The compound is called ammonium dichromate - the article on chromate will give you the answer. 23:30, 26 January 2007 (UTC)

Thank you both for your help. 23:53, 26 January 2007 (UTC)

Beta emitter capacitor(?) power and voltage...?[edit]

Beta emitter capacitor(?)

-- 23:41, 26 January 2007 (UTC)

Atomic Battery? Droud 05:44, 27 January 2007 (UTC)
Is this homework? --Cody.Pope 07:22, 27 January 2007 (UTC)
No. She just said that when I'm smart enought to answer this question then I can be the teacher. 12:46, 27 January 2007 (UTC)
Well, it isn't a capacitor, in the first place. But the problem is rather easy. I assume that the large size is so that you don't have to worry about solid angle considerations, and thus can just assume an infinite anode size. In that case (we are talking about Beta-'s, not Beta+'s, right?), it is a rather simple problem, but you have to make assumptions about the sources. I would suggest assuming that the source has a single beta- decay of energy E and an activity A. The only thing I'm not sure about is what happens at the air-anode junction, especially for electrons at a high angle of incidence. --Philosophus T 20:02, 27 January 2007 (UTC)
The "air" gap could be a vacumn but unless a Supercapacitor material would support it then it could not likely be made into a practical device. I think the distance between the plates can be optimized too. 22:56, 27 January 2007 (UTC)

How about a suggestion.One plate exposed to alpha emmisions and the other plate exposed to beta emmisions could very well be used to produce current, use it from either Nuclear Waste or other suitable sources10:26, 31 January 2007 (UTC).—The preceding unsigned comment was added by (talk) 10:22, 31 January 2007 (UTC).

January 27[edit]

Gas laws[edit]

Why does the temoerature of a fixed mass of gas increase if the pressure is increased?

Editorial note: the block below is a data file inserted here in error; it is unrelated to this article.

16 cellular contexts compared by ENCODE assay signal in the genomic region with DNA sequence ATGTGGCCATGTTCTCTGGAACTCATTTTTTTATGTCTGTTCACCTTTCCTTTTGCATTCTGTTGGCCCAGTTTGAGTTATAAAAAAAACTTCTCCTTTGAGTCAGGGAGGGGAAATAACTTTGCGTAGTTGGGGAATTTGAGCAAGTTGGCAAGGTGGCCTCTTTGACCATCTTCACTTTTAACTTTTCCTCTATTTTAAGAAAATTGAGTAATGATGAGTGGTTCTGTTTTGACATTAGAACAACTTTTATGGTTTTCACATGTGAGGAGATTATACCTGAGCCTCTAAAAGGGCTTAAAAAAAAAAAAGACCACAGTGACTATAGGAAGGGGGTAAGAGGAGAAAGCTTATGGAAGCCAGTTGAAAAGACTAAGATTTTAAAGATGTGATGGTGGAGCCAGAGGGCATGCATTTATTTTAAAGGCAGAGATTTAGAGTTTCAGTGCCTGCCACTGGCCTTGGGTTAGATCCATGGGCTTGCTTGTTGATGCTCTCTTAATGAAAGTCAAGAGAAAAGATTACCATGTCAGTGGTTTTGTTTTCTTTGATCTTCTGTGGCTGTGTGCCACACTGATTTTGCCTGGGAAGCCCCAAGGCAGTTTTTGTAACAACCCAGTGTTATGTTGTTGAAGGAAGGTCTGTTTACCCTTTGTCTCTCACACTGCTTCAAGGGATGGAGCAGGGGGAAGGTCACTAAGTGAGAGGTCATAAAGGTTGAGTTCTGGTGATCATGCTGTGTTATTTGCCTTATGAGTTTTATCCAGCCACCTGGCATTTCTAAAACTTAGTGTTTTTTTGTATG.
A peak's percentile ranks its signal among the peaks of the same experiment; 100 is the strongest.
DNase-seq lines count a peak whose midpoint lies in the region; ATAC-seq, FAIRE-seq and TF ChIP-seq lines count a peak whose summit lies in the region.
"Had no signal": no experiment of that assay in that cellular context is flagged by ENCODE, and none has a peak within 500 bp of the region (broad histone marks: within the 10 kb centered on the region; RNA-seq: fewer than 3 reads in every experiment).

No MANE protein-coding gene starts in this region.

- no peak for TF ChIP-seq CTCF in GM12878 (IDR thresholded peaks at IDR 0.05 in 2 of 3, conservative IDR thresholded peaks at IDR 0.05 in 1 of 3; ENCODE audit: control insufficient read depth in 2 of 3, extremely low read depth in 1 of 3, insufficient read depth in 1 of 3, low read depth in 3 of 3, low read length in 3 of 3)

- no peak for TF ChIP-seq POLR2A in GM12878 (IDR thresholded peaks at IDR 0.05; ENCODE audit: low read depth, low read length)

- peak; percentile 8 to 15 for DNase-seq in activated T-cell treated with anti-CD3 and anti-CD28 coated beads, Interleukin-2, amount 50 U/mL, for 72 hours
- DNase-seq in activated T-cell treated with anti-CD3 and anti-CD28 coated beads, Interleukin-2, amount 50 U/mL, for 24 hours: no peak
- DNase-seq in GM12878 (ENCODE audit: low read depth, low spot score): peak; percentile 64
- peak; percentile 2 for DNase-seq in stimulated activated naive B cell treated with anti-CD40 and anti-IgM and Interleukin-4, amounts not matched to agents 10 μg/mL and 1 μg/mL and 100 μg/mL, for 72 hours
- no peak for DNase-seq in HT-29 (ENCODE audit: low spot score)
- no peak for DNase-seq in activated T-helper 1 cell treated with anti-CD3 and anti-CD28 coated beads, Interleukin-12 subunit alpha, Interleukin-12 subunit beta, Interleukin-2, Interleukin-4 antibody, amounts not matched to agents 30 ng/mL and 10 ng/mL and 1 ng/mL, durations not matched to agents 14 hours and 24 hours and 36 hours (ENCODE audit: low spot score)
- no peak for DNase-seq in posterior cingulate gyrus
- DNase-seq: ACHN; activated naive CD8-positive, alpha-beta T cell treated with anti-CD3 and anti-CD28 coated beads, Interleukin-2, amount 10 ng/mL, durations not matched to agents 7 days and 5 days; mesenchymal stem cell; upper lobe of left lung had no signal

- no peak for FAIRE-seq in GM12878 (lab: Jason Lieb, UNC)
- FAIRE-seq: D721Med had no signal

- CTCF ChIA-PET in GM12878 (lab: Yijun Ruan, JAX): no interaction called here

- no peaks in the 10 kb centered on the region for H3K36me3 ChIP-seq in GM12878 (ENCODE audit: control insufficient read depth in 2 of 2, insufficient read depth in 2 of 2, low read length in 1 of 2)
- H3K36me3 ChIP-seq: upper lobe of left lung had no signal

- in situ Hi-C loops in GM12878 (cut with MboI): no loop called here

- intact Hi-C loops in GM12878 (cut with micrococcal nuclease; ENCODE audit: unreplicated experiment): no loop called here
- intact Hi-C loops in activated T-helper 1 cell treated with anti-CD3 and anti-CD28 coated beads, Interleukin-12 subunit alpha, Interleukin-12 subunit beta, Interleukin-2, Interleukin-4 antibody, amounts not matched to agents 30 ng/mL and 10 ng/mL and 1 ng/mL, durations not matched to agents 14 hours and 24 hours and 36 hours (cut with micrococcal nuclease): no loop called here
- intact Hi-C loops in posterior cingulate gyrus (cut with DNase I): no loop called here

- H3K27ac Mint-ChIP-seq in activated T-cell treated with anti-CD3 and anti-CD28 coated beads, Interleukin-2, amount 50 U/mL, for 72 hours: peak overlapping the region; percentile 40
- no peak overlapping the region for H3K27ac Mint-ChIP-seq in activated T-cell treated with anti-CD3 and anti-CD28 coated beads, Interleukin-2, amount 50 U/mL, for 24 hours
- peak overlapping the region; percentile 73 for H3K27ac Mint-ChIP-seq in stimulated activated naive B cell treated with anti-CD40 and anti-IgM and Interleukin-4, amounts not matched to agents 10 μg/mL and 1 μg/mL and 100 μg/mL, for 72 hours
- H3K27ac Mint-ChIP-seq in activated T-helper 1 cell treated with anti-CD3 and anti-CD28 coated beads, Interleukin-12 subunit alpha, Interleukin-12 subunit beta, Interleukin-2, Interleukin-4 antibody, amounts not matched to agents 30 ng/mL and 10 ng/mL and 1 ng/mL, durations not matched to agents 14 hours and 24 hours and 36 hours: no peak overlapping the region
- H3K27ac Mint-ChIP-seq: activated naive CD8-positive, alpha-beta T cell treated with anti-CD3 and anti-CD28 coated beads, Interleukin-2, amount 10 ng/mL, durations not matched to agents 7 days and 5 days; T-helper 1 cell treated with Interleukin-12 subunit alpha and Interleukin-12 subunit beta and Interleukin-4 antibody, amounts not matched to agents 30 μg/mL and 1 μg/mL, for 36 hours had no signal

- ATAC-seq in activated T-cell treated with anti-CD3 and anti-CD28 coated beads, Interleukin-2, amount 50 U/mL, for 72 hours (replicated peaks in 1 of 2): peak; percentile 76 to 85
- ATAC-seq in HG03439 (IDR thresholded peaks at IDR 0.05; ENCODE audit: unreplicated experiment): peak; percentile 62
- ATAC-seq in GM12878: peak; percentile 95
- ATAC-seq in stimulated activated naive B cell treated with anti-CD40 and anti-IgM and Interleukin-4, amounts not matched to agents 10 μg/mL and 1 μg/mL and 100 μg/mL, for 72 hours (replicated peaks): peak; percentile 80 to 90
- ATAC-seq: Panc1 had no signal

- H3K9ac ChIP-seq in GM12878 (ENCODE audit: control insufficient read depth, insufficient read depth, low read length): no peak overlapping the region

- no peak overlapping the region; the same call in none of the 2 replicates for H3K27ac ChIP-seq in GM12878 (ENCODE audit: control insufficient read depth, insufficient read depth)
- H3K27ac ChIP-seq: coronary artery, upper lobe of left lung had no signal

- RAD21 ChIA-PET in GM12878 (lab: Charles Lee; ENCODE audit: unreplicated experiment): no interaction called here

The total kinetic energy of the gas stays the same, so by decreasing the volume of the gas you are concentrating the energy, resulting in a temperature increase. Droud 05:41, 27 January 2007 (UTC)
Sorry to disagree with Droud, but I think this explanation is incorrect. If you decrease the volume of a container of gas while keeping its total kinetic energy the same (by allowing it to exchange heat with its surroundings) then the average kinetic energy per molecule is unchanged, so the temperature of the gas is unchanged (the "concentration" of the energy in a smaller volume is irrelevant to temperature). However, the pressure of the gas increases because the molecules are colliding with the walls of the container more frequently, as they are confined to a smaller volume. See the calculations in kinetic theory of gases. If, on the other hand, you decrease the volume of the container while preventing the gas from exchanging heat with its surroundings, then you increase its total kinetic energy because of the work you are doing to move the walls of the container against the gas pressure, so the temperature and pressure of the gas both increase - see adiabatic process. Gandalf61 09:49, 27 January 2007 (UTC)
At fixed volume and number of particles, the higher the temperature, the faster the particles move and collide with the walls, the higher the pressure exerted. In fact, the pressure is proportional to the absolute temperature. See Gay-Lussac's law. --Spoon! 05:50, 27 January 2007 (UTC)
Correct. Temperature is a function of the average kinetic energy of a gas. Increasing the temperature increases their speed so that they smash into the walls of their container more violently. --Soulscanner 01:40, 28 January 2007 (UTC)

Reporter Gene vs Selection Gene - Accepted distinction?[edit]

In a journal article I'm reading, a distinction is made between a "reporter gene", lacZ, used to produce a measurable indicator of gene expression and a "selection gene", HIS3, used to allow survival of only the cells that express the gene sufficiently. Until I read this, I had made no distinction, and would have referred to the HIS3 gene as a reporter gene. I'm asking, is such a distinction generally accepted? I've checked out the reporter gene article which implies no distinction but I'd like to be reassured. --Seans Potato Business 04:59, 27 January 2007 (UTC)